People who make these kinds of decisions (and not just at Harman) sometimes have little to no engineering or scientific background, but are replete with marketing, finance, communications, administration, law, and MBA degrees. Some tend to think that any decision that makes sense to them must A) be the right thing to do, B) will make a ton of money, and C) is something the "unimaginative" engineers, designers, and fabricators haven't thought of. Generally, not only have these grand ideas been thought of, but they've already been tried and determined to be a a nightmare waiting to happen.
Almost every technical person I know who works in the electronics industry is dumbfounded and confounded by the ignorance, arrogance, and obtuseness of the company decision makers who have these grandly stupid ideas and expect them to be implemented. Yet technical people need to keep their jobs, too, so they go along to get along, until they break out and found their own small companies once they can't swallow any more idiocy. Or their spirit is slowly crushed out of them. Far too many that I know are in the "I'm just waiting to get my retirement" mode, and all the passion that got them into the game is gone.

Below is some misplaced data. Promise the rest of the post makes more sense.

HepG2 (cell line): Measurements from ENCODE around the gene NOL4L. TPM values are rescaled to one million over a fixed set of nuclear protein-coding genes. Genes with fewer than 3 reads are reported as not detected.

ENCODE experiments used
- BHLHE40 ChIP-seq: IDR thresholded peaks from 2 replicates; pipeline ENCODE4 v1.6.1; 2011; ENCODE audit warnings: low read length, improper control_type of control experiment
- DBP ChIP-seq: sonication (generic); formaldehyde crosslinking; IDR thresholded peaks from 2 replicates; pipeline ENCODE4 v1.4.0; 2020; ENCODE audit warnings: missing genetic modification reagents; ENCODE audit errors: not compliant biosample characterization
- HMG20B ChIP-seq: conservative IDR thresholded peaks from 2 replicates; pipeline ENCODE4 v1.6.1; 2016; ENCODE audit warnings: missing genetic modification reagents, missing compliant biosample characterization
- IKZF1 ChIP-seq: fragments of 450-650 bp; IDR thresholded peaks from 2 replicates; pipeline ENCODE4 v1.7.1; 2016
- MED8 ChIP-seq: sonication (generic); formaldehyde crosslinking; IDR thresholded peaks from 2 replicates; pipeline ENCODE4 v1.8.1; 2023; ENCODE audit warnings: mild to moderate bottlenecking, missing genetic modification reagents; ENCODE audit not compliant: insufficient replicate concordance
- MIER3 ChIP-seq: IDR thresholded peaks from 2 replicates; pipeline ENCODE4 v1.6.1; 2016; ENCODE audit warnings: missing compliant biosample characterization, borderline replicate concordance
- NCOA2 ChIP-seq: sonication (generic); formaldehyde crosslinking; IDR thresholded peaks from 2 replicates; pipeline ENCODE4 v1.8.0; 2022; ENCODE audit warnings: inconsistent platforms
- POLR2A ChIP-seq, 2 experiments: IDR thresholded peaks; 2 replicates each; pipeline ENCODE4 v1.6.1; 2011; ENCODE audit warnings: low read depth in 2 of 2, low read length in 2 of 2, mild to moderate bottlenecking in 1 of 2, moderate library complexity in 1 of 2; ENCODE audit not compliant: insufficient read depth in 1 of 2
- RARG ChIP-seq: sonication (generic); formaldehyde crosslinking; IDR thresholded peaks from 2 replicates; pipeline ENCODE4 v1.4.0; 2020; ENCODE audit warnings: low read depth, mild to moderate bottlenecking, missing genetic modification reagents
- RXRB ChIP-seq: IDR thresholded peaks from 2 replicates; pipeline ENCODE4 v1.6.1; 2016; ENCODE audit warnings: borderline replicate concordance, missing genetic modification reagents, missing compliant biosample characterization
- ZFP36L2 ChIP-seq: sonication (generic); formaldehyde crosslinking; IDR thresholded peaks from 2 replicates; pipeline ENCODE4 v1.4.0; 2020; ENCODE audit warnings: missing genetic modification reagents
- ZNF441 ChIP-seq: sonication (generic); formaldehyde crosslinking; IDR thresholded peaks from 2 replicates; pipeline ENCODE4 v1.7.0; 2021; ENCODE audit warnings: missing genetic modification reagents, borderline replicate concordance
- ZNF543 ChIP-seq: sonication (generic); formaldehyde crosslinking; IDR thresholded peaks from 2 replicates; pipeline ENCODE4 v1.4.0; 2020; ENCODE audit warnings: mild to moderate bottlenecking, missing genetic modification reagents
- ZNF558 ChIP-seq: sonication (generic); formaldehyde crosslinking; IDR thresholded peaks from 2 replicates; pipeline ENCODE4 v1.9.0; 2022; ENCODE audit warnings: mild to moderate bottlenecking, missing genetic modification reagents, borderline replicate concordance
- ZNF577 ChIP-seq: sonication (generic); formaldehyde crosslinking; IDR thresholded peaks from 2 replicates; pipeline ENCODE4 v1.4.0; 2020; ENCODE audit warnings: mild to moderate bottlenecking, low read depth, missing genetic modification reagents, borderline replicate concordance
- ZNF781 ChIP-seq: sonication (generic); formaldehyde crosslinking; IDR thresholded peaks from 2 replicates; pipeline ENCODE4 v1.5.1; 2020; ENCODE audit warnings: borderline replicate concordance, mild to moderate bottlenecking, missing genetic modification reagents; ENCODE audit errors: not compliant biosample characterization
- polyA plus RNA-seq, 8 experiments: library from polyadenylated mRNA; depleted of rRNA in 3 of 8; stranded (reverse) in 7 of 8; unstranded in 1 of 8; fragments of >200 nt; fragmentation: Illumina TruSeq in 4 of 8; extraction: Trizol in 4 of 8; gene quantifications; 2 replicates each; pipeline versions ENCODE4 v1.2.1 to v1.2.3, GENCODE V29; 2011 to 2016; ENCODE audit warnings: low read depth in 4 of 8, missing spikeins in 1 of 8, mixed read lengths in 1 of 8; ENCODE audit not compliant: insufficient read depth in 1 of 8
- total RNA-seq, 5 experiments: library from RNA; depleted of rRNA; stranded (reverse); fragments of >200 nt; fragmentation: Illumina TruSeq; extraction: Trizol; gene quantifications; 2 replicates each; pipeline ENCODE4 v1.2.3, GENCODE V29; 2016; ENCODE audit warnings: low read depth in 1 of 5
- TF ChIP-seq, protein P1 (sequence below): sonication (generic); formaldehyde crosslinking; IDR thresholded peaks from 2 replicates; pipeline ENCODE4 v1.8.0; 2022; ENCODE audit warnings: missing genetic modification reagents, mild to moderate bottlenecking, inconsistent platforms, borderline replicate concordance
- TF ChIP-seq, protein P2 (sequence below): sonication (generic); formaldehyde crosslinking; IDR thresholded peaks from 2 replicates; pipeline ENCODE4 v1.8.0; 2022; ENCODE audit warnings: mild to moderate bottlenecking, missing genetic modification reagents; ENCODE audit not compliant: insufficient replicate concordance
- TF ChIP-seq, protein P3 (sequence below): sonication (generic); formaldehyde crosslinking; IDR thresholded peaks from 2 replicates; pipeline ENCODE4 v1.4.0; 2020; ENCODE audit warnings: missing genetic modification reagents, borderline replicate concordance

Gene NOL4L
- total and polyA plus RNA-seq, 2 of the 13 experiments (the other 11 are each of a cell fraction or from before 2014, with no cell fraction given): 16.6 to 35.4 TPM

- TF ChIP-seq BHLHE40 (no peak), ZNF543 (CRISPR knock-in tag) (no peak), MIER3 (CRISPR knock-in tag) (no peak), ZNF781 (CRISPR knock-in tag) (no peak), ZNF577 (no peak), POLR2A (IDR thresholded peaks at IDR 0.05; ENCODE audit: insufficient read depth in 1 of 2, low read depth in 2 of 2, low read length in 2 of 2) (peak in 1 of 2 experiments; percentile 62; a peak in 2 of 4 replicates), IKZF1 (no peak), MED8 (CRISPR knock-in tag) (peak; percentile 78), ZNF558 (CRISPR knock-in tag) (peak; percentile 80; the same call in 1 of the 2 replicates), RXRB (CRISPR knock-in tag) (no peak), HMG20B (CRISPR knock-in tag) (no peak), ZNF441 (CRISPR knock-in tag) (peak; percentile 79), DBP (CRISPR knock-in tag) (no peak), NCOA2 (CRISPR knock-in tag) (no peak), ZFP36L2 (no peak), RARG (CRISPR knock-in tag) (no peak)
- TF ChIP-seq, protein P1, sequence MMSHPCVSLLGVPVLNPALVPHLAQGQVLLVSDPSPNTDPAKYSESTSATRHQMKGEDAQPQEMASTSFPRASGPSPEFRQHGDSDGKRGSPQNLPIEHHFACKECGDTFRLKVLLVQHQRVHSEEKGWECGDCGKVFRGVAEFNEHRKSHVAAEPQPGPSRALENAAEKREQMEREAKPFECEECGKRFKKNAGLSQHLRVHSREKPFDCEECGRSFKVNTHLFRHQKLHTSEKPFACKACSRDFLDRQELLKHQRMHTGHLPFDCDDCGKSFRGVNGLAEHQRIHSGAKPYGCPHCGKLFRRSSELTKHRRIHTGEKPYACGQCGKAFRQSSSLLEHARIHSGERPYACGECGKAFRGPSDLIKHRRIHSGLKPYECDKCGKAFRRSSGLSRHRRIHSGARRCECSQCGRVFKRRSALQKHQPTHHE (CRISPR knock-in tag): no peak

That's a long-winded rant to say that I'm never surprised by the dumb things that well-funded, large corporations do, because many of the most incompetent people are at the top making decisions. Meanwhile the real talent underneath hustles to try to keep the company relevant as best it can.
What I can afford, when I can afford it...